The importance of electing Fil-Ams into office

The 2012 US elections had the most number of Fil-Ams running in any election cycle. 40 ran, while at least 26 won.  26 representatives for 3.4 million documented Fil-Ams?  Better than before.

In California, Assembly Bill 123, authored by Quezon City-born Assembly member Rob Bonta, the first Fil-Am to sit in the state’s legislature, will require schools to include the role of Filipinos in the farm labor movement in primary curricula.  

A school district in Union City, California, in the San Francisco Bay Area, approved the renaming of a middle school in April after Larry Itliong and Philip Vera Cruz — even after fierce opposition from other groups. It will be the first school in the US named after a Fil-Am.  

The president of the school board, was—you guessed it—A Fil-Am, Rosalinda Canlas.

Crab mentality?  History.  Almost.

Alex is an invisible giant, but not in the way you might think. –

(Writer’s note: Information about Alex Esclamado was compiled from interviews with his friends and associates, especially from Philippine News and the National Alliance for Filipino and Filipino American Associations.)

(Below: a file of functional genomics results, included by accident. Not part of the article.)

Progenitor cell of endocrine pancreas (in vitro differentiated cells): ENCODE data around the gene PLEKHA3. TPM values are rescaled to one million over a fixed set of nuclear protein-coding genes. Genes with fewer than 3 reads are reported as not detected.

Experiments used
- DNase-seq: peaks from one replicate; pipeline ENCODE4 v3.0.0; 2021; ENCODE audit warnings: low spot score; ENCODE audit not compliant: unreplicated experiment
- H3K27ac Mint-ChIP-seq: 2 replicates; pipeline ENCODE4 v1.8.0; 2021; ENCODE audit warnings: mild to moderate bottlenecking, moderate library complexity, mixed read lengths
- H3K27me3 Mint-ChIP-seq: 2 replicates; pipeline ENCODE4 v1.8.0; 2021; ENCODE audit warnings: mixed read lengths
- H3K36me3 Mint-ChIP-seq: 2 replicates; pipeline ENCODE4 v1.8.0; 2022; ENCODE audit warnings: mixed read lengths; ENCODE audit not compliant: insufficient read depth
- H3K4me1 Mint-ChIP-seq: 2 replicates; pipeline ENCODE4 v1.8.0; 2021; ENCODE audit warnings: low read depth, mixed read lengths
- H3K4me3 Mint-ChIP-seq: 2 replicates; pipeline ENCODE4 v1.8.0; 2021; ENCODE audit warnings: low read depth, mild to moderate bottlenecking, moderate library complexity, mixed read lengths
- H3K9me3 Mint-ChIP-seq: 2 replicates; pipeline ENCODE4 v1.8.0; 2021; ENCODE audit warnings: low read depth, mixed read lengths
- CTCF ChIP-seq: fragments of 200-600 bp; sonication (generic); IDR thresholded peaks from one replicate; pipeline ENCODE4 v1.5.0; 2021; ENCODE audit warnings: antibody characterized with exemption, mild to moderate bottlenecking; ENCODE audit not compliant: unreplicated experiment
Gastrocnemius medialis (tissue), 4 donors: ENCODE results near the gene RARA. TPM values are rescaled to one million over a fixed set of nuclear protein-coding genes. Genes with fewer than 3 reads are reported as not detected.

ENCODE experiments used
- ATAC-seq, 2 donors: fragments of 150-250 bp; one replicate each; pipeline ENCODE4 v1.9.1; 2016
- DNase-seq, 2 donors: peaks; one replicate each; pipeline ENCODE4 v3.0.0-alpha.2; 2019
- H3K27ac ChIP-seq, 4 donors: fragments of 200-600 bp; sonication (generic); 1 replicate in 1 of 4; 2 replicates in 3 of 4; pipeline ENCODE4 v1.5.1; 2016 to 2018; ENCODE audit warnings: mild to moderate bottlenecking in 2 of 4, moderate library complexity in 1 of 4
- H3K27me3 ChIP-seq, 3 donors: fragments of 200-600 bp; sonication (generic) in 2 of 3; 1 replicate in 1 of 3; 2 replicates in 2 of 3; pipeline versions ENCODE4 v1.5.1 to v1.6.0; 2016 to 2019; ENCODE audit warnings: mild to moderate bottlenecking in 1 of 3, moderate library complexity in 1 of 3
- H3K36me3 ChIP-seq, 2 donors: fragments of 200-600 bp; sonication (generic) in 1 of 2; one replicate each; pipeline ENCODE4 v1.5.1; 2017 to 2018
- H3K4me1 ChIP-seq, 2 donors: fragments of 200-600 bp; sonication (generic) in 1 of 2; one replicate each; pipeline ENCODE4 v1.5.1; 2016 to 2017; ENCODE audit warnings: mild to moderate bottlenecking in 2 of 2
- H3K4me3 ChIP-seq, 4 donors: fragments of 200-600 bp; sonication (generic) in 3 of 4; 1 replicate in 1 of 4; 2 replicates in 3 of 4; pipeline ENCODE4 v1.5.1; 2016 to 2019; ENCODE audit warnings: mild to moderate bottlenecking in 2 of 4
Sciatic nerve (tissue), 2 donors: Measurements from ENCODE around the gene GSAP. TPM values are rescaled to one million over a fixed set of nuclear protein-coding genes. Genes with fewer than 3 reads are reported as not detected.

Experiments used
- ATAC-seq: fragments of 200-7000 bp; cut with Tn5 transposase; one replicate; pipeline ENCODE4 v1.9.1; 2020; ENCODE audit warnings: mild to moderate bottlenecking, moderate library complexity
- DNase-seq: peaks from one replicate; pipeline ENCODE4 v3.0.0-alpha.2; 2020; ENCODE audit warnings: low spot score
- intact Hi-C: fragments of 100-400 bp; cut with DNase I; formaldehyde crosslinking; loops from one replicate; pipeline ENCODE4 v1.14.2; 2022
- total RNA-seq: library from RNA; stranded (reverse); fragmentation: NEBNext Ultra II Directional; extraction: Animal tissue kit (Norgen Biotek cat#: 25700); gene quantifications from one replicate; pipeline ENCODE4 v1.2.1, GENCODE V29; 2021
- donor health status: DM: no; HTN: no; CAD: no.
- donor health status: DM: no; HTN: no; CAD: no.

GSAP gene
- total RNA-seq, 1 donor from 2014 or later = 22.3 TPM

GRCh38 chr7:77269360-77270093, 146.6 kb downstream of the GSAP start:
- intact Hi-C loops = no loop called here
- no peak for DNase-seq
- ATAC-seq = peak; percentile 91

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Ryan Macasero

Ryan covers social welfare for Rappler. He started at Rappler as social media producer in 2013, and later took on various roles for the company: editor for the #BalikBayan section, correspondent in Cebu, and general assignments reporter in the Visayas region. He graduated from California State University, East Bay, with a degree in international studies and a minor in political science. Outside of work, Ryan performs spoken word poetry and loves attending local music gigs. Follow him on Twitter @ryanmacasero or drop him leads for stories at